Taking over their Båstad workshop for the next 40 years following her friend and mentor’s passing, in the decades that followed Nilsson’s creations in Scandinavian flat weaves and hand-knotted pile rugs would be paramount to the survival of the Scandinavian renaissance as we know it since her own death in 1983.
Though her former patron’s is arguably more recognizable in the mainstream, overlapping worlds of luxury rugs and interior design, Nilsson’s prolific collection born from their shared innovation of Scandinavian craft meant the survival of the iconic, transitional mid-century rug style years beyond its inception, known to inspire the work of American and European mid century textile designers such as Ray and Charles Eames in the same spirit as our own Mid-Century Modern rug collection was conceived as an extension of our Scandinavian Collection years ago; the latter of which pays perhaps more abundant homage to Nilsson’s patterns than almost any other designer of the era.
Though the acclaimed Gavleborgs Lans Hemslojd Rugs collective only arrived at the cusp of the mid-20th Century, the reputations of its head patrons Maj Svanstrom and Anna-Maria Hoke as celebrated Scandinavian weavers were established long before this union. By the mid-20th Century, local collectives and like that of the Gavleborgs Lans Hemslojd played a major part in the spotlight on Sweden’s rug and textile production—with Hoke’s and Svanstrom’s patronage maintaining the school’s reputation for collaboration and representation of artists in and around the county.
Contrary to popular misconception, the collective had existed before Hoke and Svanstrom joined, though their reputations as modern and impressionist rug and flat weave pioneers for the respective Vastmanlands Hemslojd and Klockaregardens Hemslojd area rugs in particular brought the collective a new level of acclaim.
While Hoke in particular is by no means an unknown since her halcyon days of contributing to the foundations of Scandinavian style, we’ve always thought her distinctive patterns have deserve far more acclaim in and beyond the period—particularly considering the inspiration they’ve brought to our own approach in the Scandinavian Collection. Born in Filipstad in 1911, Hoke was another prodigy from the hallowed halls of the Brunsson weaving school in Stockholm like Nilsson, though her education began as a dancer and a drawing teacher before she eventually took a position as a teacher of pattern composition at Brunsson’s—widely regarded as the kindling to her textile design career to follow.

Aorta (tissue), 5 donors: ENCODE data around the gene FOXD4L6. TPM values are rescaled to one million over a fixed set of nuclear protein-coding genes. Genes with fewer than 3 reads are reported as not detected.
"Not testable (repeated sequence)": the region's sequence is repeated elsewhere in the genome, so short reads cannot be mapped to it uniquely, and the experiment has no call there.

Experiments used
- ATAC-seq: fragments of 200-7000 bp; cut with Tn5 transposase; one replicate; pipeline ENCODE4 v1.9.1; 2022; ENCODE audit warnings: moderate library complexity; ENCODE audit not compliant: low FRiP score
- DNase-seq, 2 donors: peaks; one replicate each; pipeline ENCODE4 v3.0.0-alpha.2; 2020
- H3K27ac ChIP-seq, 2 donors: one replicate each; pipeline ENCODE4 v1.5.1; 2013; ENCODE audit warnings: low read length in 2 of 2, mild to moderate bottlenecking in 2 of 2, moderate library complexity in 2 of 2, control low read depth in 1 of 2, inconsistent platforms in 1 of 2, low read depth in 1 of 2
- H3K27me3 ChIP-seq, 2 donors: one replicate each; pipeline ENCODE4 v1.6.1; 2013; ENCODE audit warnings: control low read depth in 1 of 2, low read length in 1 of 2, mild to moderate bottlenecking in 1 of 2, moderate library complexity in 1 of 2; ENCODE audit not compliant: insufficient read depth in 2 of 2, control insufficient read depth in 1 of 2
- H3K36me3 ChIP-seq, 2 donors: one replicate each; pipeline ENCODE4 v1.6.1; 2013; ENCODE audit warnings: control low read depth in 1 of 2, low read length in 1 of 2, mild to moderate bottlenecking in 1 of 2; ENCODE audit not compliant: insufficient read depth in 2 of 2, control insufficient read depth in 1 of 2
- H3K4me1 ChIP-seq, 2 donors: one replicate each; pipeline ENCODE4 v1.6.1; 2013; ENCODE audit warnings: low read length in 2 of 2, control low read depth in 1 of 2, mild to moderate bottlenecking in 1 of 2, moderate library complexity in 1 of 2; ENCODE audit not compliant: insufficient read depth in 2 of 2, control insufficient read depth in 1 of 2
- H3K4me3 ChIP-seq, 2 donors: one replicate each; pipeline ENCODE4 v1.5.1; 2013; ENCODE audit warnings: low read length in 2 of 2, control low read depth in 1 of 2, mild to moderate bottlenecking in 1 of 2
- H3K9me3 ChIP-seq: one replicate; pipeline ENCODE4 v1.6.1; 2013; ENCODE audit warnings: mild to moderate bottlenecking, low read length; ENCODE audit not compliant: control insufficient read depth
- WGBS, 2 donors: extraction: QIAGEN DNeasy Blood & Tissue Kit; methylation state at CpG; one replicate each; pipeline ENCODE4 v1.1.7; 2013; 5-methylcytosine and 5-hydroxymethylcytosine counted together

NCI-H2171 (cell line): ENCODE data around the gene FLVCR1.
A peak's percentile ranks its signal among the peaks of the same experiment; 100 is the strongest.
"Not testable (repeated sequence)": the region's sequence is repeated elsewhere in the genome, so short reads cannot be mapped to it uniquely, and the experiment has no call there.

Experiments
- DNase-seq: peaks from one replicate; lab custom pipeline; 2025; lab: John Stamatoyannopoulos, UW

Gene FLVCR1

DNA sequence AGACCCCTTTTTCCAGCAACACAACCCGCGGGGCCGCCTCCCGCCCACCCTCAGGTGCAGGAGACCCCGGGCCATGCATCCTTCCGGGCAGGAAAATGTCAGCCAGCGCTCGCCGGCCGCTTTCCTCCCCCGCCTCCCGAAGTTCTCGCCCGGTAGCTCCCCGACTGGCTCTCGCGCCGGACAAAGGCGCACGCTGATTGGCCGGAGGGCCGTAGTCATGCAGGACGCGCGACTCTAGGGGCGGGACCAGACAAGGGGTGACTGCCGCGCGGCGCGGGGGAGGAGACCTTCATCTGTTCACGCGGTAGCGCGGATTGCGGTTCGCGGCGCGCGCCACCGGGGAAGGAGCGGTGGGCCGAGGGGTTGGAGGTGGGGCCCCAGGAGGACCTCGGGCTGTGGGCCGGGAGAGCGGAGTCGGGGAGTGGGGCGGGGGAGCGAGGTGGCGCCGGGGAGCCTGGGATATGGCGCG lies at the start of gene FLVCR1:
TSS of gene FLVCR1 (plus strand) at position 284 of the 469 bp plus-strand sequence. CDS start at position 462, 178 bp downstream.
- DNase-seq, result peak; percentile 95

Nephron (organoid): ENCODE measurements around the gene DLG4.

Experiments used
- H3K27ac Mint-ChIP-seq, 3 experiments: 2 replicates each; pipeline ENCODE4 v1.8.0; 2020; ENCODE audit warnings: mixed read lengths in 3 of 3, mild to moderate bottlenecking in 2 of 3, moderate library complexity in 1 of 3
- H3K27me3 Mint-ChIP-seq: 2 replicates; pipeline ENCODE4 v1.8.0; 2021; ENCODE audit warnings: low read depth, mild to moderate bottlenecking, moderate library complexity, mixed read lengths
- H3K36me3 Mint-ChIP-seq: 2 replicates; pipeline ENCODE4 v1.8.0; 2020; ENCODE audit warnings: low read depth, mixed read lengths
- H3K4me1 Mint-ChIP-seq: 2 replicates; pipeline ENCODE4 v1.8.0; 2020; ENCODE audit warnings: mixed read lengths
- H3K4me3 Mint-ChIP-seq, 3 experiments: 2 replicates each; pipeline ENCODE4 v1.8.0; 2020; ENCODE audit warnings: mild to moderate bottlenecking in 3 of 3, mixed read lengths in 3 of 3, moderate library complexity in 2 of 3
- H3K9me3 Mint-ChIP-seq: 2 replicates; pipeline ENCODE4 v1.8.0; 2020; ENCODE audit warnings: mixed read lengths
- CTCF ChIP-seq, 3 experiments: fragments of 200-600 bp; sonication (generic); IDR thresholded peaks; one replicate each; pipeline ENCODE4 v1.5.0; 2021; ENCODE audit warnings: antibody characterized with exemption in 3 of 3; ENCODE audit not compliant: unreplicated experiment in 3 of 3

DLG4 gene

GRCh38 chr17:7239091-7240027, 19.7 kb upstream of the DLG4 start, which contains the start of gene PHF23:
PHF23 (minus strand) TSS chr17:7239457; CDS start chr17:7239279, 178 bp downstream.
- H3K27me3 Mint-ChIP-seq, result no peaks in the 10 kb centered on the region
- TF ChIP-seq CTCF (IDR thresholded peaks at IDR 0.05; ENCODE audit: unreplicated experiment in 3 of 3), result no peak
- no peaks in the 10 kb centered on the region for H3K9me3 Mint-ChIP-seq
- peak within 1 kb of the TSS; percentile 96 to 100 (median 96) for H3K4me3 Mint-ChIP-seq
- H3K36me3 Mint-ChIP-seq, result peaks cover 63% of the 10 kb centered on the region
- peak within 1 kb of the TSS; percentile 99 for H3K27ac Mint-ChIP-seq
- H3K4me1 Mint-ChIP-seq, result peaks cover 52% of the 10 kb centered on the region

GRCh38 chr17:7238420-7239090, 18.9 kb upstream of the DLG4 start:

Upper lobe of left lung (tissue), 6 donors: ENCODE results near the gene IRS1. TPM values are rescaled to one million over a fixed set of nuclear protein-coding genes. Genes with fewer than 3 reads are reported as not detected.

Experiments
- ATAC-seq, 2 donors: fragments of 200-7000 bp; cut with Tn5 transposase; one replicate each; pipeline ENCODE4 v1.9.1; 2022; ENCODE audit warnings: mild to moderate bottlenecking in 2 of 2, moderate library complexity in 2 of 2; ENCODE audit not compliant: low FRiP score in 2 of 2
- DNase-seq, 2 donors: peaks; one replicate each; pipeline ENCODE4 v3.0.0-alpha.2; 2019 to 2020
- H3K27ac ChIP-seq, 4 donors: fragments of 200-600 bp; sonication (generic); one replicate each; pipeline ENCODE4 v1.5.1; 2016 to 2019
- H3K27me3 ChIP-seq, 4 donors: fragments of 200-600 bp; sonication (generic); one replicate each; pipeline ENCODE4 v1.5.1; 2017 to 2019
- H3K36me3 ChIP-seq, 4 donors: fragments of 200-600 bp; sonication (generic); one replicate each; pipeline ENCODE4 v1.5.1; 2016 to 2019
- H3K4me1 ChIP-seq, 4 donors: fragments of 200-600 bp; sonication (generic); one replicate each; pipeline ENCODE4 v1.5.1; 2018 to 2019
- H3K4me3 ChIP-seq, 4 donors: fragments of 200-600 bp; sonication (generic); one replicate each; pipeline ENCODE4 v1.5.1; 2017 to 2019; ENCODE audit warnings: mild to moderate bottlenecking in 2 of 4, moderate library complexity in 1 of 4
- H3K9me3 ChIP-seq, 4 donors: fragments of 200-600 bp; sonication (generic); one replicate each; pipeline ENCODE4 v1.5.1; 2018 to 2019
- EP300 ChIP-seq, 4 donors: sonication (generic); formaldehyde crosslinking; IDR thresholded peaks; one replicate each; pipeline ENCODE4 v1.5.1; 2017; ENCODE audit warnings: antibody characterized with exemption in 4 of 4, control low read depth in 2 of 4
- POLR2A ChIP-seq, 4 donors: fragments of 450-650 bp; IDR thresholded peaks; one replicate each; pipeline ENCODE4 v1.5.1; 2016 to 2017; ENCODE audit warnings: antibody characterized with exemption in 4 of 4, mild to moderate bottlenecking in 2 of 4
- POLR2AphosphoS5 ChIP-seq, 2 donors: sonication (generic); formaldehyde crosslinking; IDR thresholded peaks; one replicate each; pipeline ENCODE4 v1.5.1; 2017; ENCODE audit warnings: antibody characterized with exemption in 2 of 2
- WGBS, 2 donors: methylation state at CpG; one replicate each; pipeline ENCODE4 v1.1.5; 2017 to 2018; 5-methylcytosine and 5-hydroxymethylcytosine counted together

Not long after, Hoke’s textile craft took her to the World Exhibition in New York, followed by subsequent scholarships through Europe and varied noteworthy exhibitions while also working as an interior designer. The years that followed brought both Hoke and Svanstrom no-small variety of accolades, from multidisciplinary expansions to church-based textile works and several art and design awards.
Some of the most well-received patterns have drawn inspiration from mid-century pioneers of the aesthetic, reimagined with Josh’s deep reverence and his drive to present the vintage style with the utmost quality and possibility. To that end essential functional concerns were innovated, especially in the flat weaves where the original pieces were fewer, smaller and more vulnerable to folding underfoot and we’ve achieved a durable body resistant to buckling or shifting like traditional flat weaves. Our goal was to ensure that the soul of Scandinavian design aesthetic in both functionality and minimalism was observed, while durability, beauty and restraint were addressed in kind.
While each texture and weave in the Scandinavian Collection enjoys a culmination of honorific and innovative elements, it’s fair to argue that the Scandinavian Flat Weave line has become the most exempletive of honoring the weaving traditions and preserving the spirit while still innovating the process for a modern audience.
Quickly becoming a new hallmark of the line, each flat weave in our Scandinavian Collection sports a variety of undyed, natural yarns visible to both the connoisseur and the neophyte. The more prevailing natural color—interwoven like a series of visually unexpected accents in the body of our Scandinavian Kilim—plays a major role in creating that gentle distinction of an abrashed look departing from other solid-color geometric patterns with clear borders and proportions.
This unique technique of ours was meant to be the negotiation between the transitional rug appeal of the mid-century modern style and an homage to the traditional Scandinavian rug and flat weave technique, in which excess and leftover yarn would be interwoven in an otherwise ‘complete’ piece (connoting some of the bold colorways seen in the vintage rugs on auction today).
Alongside honoring the pioneers of the style, this weaving technique ultimately lends a sense of character and distinguished movement to the mid-century geometry in our Scandinavian flat weaves. While none who share our respect for the style would consider mid-century Scandinavian flat weaves monotonous by any perspective, the incorporation of natural yarns ensures a soulful look unique to each flat weave in considering the modern designer and decorator alike—where the student of the style might have a greater appreciation for the technique’s cultural significance, those new to Scandinavian flooring can still appreciate the thoughtful look of chic without barrier or pretense.